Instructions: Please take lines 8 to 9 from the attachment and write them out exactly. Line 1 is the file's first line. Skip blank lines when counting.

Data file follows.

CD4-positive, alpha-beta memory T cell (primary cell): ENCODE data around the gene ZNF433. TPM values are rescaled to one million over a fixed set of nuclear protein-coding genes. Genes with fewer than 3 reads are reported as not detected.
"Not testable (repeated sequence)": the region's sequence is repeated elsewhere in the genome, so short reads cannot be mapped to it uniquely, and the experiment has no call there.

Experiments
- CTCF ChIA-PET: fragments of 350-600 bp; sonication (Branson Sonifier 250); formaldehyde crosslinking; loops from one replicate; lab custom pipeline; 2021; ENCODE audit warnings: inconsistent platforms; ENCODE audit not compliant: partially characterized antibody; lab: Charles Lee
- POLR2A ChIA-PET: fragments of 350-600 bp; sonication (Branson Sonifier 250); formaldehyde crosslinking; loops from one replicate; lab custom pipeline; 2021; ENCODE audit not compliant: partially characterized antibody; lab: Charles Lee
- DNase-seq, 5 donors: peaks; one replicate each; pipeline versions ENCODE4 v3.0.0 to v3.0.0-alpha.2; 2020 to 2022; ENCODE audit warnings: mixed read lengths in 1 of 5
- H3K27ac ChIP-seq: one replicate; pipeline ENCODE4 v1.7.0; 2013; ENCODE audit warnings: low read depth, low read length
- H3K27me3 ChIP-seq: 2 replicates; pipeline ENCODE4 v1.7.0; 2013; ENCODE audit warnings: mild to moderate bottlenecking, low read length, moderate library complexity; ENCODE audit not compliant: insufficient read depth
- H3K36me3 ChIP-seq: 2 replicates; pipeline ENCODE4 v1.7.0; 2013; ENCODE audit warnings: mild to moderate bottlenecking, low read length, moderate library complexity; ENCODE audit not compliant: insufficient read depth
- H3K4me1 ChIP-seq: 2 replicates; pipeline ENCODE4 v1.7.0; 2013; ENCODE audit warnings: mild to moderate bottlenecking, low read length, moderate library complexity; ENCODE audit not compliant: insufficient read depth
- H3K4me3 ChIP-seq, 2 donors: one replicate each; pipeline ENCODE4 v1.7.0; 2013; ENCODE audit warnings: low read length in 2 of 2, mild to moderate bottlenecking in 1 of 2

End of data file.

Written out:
- H3K27me3 ChIP-seq: 2 replicates; pipeline ENCODE4 v1.7.0; 2013; ENCODE audit warnings: mild to moderate bottlenecking, low read length, moderate library complexity; ENCODE audit not compliant: insufficient read depth
- H3K36me3 ChIP-seq: 2 replicates; pipeline ENCODE4 v1.7.0; 2013; ENCODE audit warnings: mild to moderate bottlenecking, low read length, moderate library complexity; ENCODE audit not compliant: insufficient read depth